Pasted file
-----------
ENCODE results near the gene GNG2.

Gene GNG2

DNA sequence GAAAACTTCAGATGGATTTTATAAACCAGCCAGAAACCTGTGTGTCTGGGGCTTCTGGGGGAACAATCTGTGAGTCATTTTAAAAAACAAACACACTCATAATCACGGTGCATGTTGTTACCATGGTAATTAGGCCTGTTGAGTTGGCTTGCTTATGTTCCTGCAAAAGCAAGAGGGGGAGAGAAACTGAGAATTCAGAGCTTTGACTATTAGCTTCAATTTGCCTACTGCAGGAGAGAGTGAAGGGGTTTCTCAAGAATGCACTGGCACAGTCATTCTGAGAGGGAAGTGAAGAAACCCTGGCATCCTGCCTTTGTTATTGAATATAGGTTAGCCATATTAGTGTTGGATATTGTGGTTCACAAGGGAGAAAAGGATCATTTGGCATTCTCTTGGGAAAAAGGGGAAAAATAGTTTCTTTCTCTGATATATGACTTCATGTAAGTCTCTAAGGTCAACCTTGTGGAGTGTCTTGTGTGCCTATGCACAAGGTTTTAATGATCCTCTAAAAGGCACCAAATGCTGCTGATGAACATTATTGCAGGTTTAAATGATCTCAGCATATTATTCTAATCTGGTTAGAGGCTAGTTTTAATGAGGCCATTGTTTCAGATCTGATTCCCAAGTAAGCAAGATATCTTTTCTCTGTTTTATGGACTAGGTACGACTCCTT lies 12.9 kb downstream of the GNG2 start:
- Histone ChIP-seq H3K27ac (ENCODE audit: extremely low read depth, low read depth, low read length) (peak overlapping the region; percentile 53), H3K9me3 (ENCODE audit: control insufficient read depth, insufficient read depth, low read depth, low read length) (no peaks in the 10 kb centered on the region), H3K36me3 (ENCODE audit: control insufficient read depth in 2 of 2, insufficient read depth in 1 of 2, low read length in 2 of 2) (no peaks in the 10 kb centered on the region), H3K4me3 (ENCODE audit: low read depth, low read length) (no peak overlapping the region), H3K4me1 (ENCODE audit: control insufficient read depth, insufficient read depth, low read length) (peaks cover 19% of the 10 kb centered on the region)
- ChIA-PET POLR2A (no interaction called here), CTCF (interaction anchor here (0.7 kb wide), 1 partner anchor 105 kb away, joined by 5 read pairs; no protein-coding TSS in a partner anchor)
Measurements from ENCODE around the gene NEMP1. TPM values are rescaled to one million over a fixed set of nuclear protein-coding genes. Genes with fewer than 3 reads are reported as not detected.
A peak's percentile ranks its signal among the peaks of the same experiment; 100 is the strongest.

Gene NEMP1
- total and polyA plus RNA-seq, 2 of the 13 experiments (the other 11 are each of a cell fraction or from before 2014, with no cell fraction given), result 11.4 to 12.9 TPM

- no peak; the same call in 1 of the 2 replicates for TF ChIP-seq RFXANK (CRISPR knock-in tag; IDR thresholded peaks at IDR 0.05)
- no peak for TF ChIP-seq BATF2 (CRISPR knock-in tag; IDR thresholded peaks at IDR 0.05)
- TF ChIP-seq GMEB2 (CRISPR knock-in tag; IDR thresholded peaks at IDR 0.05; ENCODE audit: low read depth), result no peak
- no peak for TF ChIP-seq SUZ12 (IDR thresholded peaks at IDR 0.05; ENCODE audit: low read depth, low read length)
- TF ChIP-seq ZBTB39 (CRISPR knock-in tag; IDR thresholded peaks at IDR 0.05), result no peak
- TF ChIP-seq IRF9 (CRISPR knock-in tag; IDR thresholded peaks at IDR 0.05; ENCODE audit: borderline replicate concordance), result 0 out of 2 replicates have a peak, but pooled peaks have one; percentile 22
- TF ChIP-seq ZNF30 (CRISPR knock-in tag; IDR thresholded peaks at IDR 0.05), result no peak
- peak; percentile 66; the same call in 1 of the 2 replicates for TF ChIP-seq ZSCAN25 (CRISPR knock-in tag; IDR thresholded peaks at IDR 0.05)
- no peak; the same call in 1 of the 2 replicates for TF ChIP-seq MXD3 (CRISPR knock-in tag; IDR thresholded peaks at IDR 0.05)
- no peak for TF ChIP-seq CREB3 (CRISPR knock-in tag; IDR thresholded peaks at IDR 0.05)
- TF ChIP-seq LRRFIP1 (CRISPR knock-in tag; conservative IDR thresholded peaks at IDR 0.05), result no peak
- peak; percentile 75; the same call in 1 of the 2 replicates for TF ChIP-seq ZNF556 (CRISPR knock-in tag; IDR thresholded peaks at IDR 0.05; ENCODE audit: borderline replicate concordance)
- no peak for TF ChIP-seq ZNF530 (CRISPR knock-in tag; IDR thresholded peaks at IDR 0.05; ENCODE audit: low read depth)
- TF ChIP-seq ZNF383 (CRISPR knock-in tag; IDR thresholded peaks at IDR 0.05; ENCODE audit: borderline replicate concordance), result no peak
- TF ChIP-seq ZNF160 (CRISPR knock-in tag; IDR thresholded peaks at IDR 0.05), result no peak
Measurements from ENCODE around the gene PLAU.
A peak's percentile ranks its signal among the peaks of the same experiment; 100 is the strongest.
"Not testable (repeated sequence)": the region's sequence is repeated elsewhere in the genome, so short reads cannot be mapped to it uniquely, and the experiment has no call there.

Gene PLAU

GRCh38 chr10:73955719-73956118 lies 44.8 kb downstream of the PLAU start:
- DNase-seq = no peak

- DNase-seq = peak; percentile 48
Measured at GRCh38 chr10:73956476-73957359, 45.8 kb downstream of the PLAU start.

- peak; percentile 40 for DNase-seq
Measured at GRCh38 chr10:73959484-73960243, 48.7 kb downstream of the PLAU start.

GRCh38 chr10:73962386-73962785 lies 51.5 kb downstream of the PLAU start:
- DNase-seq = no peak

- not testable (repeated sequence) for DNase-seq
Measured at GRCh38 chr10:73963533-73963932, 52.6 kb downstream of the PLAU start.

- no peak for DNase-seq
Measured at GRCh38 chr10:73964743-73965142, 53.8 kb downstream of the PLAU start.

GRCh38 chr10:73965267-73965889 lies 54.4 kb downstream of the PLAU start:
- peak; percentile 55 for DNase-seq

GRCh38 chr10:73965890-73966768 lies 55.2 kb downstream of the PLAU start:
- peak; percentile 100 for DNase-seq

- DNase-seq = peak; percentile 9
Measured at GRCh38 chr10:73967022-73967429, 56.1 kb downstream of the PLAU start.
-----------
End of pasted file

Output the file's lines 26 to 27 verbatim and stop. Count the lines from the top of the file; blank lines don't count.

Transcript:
A peak's percentile ranks its signal among the peaks of the same experiment; 100 is the strongest.
"Not testable (repeated sequence)": the region's sequence is repeated elsewhere in the genome, so short reads cannot be mapped to it uniquely, and the experiment has no call there.